DCSIMG

Indicator Profile of Hypospadias

Why Is This Important?

Hypospadias is a fairly common birth defect in boys in which the opening of the urethra (where urine comes out) is located on the underside of the penis, instead of at the tip. In most instances, no cause can be identified but a number of hypotheses related to environmental agents interfering with androgens have been suggested. Endocrine disrupting chemicals are among the possible agents suggested to contribute to causing this birth defect. There also may be an increased risk of hypospadias in infant males born to older women, or to women who used in vitro fertilization (IVF) to conceive.

Prevalence of Hypospadias in Male Children Born to NJ Resident Mothers, Statewide Rates, 2000-2008

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Data Sources

Birth Certificate Database, Office of Vital Statistics and Registry, New Jersey Department of Health;  Early Identification and Monitoring Program, Special Child Health and Early Intervention Services, Division of Family Health Services, New Jersey Department of Health;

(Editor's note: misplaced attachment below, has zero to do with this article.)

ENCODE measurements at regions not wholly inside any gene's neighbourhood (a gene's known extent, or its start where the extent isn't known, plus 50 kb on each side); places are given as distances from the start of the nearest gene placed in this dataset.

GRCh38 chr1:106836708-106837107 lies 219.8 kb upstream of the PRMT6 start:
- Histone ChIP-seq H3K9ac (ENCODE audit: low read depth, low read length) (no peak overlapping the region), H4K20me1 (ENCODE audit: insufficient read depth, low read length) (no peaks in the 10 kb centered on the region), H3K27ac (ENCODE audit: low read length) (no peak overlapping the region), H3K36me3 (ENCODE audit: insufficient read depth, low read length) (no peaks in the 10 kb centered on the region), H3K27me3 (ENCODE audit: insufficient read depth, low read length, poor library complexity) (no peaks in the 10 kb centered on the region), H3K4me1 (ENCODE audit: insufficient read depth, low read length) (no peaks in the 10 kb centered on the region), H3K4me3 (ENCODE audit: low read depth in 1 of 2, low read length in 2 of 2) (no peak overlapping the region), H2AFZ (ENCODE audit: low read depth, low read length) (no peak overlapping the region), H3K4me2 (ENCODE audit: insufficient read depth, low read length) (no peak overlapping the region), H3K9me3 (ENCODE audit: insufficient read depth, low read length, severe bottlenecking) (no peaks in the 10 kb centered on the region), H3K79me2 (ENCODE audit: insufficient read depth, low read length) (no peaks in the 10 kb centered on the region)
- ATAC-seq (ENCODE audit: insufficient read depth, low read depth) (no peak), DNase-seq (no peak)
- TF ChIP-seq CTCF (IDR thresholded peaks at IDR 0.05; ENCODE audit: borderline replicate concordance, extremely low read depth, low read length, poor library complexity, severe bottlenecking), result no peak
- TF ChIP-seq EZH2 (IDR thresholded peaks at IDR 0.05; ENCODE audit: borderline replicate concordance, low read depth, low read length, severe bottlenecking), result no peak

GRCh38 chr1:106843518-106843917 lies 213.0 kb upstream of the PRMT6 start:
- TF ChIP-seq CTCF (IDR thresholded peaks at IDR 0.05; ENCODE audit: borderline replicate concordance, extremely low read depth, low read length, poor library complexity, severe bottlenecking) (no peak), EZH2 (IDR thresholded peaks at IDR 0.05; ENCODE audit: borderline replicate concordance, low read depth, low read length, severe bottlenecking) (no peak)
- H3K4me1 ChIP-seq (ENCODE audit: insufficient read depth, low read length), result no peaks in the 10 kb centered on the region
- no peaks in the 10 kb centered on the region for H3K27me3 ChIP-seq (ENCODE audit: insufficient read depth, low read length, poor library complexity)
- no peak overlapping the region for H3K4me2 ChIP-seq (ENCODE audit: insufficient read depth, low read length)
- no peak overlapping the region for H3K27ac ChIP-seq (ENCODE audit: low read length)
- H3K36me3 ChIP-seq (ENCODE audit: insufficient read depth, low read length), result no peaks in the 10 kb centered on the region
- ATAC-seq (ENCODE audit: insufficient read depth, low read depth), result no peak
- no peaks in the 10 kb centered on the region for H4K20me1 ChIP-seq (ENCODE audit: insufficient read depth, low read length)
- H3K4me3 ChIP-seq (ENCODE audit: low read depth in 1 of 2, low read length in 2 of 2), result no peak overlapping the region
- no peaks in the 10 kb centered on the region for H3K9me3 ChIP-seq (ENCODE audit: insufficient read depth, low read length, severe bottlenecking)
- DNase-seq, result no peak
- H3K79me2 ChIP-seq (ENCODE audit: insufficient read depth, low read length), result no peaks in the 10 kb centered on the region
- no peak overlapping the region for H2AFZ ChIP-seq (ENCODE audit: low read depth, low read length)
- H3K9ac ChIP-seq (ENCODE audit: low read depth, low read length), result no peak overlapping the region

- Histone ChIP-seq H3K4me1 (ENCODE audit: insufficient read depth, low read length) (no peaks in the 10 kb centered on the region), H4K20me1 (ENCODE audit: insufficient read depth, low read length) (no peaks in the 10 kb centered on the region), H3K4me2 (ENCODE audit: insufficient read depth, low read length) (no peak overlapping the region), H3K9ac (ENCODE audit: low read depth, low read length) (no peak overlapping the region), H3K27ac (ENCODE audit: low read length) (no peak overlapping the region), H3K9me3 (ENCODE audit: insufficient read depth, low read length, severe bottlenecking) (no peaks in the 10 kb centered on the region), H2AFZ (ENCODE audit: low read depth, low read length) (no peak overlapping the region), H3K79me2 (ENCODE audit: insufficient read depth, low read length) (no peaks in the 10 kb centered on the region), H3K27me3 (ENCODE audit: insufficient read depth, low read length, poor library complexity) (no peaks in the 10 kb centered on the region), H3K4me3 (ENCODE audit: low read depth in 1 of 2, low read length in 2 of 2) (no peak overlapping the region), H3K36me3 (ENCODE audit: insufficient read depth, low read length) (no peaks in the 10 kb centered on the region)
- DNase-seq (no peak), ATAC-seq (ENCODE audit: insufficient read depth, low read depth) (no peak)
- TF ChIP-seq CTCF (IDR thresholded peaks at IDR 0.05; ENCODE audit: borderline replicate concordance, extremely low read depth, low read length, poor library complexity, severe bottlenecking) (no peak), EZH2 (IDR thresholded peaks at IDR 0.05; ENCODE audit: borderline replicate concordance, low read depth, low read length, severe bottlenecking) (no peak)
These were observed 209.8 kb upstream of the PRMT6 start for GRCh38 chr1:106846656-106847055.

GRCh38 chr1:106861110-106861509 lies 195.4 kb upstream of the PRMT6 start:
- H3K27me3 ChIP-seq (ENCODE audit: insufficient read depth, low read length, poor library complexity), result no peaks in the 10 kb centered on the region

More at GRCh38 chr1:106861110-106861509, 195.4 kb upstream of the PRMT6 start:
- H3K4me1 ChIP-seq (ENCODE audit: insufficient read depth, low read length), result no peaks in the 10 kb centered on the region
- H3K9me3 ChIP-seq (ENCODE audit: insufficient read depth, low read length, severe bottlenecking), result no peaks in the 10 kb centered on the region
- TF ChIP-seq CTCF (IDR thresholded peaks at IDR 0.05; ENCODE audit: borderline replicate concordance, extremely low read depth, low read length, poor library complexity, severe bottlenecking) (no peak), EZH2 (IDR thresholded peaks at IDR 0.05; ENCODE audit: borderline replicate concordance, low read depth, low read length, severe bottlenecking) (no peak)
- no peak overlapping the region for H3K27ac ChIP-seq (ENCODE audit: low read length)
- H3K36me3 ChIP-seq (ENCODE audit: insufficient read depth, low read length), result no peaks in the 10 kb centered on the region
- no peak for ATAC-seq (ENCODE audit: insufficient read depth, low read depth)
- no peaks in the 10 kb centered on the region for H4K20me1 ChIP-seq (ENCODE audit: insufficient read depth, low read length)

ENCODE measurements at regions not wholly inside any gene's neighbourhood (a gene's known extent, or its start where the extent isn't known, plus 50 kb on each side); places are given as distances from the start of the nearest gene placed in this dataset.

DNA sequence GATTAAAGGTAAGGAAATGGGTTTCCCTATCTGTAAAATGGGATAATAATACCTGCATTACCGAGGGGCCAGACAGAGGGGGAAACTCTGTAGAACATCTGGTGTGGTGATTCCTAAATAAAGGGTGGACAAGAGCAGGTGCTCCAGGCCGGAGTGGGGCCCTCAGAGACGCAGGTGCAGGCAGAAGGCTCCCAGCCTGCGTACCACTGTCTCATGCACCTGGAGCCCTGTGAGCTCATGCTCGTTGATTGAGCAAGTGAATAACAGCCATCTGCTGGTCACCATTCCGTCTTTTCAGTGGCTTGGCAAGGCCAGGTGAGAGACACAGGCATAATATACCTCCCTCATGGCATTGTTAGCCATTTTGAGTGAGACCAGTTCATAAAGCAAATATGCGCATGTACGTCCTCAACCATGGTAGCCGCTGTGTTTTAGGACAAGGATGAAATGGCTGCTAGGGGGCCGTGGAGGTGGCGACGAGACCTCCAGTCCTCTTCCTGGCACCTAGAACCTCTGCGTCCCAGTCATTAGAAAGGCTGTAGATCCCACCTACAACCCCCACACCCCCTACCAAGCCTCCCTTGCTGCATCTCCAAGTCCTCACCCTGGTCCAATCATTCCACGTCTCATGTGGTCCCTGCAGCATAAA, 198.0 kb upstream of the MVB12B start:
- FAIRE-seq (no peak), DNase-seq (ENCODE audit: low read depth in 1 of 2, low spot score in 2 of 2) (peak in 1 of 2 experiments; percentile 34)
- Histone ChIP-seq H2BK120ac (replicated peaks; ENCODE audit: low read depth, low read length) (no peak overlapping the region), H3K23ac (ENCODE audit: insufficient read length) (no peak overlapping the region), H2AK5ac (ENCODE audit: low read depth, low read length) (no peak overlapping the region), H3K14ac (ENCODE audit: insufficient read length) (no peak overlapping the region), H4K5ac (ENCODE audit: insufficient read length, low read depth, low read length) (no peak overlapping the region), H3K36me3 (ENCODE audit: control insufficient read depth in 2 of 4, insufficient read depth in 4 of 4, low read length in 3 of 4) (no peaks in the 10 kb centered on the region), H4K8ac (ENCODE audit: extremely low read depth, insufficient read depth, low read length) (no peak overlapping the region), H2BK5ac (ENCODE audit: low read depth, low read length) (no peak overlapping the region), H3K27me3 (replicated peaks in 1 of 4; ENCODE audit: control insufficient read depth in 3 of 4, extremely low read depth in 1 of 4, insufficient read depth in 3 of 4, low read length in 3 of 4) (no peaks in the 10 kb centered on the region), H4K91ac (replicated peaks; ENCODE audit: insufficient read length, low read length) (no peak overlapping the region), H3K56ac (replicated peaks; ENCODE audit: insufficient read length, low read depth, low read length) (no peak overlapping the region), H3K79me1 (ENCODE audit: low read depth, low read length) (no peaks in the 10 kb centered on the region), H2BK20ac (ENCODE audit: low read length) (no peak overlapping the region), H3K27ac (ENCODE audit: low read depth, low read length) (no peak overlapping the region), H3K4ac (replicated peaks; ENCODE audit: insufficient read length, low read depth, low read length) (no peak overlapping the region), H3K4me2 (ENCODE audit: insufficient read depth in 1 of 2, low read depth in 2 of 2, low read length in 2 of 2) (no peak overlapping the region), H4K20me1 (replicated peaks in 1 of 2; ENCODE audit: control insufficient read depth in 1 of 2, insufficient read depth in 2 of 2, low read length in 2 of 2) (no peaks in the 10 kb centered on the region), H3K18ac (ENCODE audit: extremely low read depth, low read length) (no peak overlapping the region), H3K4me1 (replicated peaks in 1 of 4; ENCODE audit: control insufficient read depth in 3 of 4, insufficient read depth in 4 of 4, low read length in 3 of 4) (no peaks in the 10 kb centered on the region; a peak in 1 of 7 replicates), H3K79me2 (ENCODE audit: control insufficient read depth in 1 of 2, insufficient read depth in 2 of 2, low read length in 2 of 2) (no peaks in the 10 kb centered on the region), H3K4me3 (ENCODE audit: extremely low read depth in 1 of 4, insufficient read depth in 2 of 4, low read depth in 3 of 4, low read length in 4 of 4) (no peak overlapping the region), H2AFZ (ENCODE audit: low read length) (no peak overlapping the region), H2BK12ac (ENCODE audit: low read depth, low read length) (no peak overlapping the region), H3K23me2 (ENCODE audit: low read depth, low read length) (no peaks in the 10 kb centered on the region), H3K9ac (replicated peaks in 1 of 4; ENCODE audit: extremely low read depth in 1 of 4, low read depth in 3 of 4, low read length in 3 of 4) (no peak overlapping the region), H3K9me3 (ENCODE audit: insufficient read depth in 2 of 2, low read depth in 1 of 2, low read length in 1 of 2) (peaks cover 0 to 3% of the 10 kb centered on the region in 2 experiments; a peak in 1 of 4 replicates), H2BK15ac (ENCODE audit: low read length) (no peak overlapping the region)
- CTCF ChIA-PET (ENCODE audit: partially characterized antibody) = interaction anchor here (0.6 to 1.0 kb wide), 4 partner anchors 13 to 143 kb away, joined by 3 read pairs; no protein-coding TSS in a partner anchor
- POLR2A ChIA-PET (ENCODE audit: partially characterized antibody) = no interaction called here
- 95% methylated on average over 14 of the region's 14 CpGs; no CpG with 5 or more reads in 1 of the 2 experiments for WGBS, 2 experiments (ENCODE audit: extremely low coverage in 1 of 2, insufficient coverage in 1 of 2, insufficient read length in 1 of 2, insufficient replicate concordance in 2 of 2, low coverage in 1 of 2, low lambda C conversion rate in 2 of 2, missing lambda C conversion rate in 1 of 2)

Definition

Number of children born with hypospadias per 10,000 live male births to women residing in New Jersey in a specified time interval.

How We Calculated the Rates

Numerator: Number of children born with hypospadias among live male infants born to women residing in New Jersey.
Denominator: Count of all live male births to women residing in New Jersey in a specified time interval.

Page Content Updated On 07/31/13, Published on 08/05/13
Special Child Health and Early Intervention Services, New Jersey Department of Health, PO Box 364, Trenton, NJ 08625-0364; Phone (609) 292-5676; Fax (609) 633-7820; Web: http://www.state.nj.us/health/fhs/index.shtml
The information provided above is from the New Jersey Department of Health's NJSHAD Web site (http://nj.gov/health/shad). The information published on this website may be reproduced without permission. Please use the following citation: "Retrieved Fri, 31 October 2014 7:05:23 from New Jersey Department of Health, Center for Health Statistics, State Health Assessment Data Web site: http://nj.gov/health/shad".

Content updated: Sat, 20 Sep 2014 04:00:46 EDT